Interesting little factoid I just found out

One of the things that the organics and greenies whine about is that we eat a lot of stuff out of season these days. Apples in February, that sort of thing. This is all a result of the recent globalisation of the food supply chain and is a bad thing.

The little factoid is that imports leading to year round availability of apples happened in the 1930s. It happened before the birth of 95% or whatever of the population.

Just as the year round availability of wheat bread happened around 1850 after the repeal of the corn laws. We really did still have the \”hungry time\” in the month, six weeks, leading up to harvest until then.

Progress, it\’s such a shitty thing to do to people, isn\’t it?

13 thoughts on “Interesting little factoid I just found out”

  1. Surely we’ve always eaten apples in February. You harvest apples in autumn and then wrap them in newspaper and store in boxes in a cool shed. Keeps you in apples for months.

    Or if you’re posh you can buy apple racks.

    I think asparagus or strawberries might be a better example of off-season food.

  2. Quite.

    The apples thing is an odd one because, as fruit goes, it’s one of the least perishable on the market if stored correctly.

    In fact, that was the entire point of growing late season English apples, particularly Russets,etc.

    As long as you harvest before the first severe frost and store correctly, you should have edible fruit right through into February and might even make it all the way to March on a good year when the frost is late.

    The long storage life of apples is, from memory, the key reason why the English are pretty much the only nation to have developed a dedicated cooking apple – the Bramley, of course – to ensure that if we have no other source of vitamin C on a cold February night, there’s always a chance of a slice of hot apple pie and pint of cider.

  3. Except when the crop fails like last year and you go from having enough apples to store February one year not not enough for a decent apple crumble in October of that same year because of the miserable summer, as happened to our fine tree.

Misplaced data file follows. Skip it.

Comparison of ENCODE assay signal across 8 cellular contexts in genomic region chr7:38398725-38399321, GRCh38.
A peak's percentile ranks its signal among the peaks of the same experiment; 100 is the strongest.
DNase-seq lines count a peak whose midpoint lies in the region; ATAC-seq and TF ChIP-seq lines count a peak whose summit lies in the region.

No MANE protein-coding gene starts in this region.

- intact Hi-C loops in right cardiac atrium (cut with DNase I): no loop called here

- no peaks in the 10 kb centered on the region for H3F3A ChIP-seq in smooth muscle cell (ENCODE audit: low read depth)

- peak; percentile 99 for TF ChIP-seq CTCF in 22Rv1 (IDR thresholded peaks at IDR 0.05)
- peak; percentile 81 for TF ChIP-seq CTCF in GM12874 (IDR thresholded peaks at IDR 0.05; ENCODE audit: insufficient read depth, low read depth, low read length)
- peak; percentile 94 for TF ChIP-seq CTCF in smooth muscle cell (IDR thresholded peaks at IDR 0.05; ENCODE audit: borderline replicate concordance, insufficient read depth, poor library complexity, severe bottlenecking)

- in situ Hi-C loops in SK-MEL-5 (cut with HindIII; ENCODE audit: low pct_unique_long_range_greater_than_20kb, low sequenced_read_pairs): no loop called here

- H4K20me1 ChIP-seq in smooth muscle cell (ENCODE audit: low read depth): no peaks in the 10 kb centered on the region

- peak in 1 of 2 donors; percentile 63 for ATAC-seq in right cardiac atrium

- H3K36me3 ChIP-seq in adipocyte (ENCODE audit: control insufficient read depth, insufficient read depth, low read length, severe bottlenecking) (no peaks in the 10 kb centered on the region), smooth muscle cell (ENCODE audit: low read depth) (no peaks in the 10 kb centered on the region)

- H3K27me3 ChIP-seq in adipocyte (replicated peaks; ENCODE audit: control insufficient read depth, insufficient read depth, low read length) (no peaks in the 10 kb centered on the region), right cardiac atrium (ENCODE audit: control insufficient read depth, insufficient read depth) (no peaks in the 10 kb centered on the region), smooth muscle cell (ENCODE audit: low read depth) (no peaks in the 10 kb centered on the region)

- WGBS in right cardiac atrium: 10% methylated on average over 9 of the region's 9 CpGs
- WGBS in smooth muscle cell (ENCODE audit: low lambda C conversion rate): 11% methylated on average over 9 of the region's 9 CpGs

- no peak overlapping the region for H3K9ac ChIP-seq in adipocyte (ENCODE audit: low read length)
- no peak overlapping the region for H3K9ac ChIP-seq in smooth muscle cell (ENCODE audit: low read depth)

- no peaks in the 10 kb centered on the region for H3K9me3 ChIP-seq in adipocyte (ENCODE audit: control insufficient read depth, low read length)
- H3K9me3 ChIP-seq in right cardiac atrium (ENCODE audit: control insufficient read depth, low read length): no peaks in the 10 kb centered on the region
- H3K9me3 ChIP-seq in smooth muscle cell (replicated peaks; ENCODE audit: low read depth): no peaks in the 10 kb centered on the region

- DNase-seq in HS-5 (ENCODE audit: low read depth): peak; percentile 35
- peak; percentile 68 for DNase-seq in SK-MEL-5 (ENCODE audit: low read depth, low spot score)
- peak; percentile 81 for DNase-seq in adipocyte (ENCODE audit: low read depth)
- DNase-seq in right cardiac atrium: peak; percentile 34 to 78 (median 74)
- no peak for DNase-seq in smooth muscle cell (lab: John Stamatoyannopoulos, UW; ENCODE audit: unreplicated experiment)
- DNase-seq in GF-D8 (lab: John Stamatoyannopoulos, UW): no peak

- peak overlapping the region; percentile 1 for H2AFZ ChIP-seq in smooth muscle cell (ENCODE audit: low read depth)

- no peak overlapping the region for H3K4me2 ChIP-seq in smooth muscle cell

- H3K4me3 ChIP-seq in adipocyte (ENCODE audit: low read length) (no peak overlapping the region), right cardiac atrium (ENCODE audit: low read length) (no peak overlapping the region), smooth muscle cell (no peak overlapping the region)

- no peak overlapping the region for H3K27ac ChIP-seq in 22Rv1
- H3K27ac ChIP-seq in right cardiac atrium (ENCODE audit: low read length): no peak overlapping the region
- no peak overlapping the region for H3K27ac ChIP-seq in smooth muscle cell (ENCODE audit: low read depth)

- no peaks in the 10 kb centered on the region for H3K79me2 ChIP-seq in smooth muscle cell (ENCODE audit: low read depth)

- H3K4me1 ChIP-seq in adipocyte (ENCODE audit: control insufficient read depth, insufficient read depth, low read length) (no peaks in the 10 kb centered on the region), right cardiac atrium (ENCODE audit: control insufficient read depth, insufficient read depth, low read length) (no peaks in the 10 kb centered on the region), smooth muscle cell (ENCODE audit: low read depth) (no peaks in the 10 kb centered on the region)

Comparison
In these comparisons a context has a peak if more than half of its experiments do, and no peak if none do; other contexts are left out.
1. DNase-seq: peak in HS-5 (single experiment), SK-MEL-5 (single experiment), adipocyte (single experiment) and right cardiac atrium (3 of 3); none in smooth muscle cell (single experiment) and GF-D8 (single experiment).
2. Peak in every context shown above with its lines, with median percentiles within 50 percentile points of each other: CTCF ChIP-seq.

4. You can trace the history of these bastards right back to the cause of the peasants revolt of 1381, when the tried to cap the wages of labourers to pre-plague levels even though the population had been decimated and the supply/demand balance for labour changed unutterably.

    These cunts would have us all working in the fields from dawn-til-dusk so that they could live off the sweat of our brows.

    Fuck ’em. I’ve got lots of piano wire and see no shortage of lamp-posts.

  5. SimonF

    True and you also need enough room for a decent sized tree plus pollinator if it’s not self fertile and a reasonable sized shed to store them in, which must be mouse proof, not as easy as it all sounds.

  6. I’m still happily munching through our store of Lane Prince Alberts. We had a bumper crop in the autumn. When what’s left looks on its last legs we’ll make apple sauce and freeze it.

    The decentish NZ apples must be arriving about now, I guess?

  7. Don’t forget according to the Guardian the other day people have never been so badly off. So presumably we are still running out of wheat for bread making around June/July time?

  8. The apple varieties that appear first don’t keep, but as the season goes on the later varieties, especially Cox, actually improve with keeping (if kept properly and if we don’t have a crap season like last year).

  9. Tim better check the definition of “factoid” as I think you might actually mean “fact”. A “factoid” is a questionable statement of spurious origin passed off as a fact. You know like everything on Richard Murphy’s blog.

  10. Also, wheat keeps for years, so year-round availability of bread is possible without imports if you grow enough wheat. Which was possible in the UK until the population grew rapidly in the 19th century.

  11. I recommend the Huonville Apple Museum, if you’re ever passing through Tasmania. Which was, for 40 years, the UK’s source of out-of-season apples.

Leave a Reply

Your email address will not be published. Required fields are marked *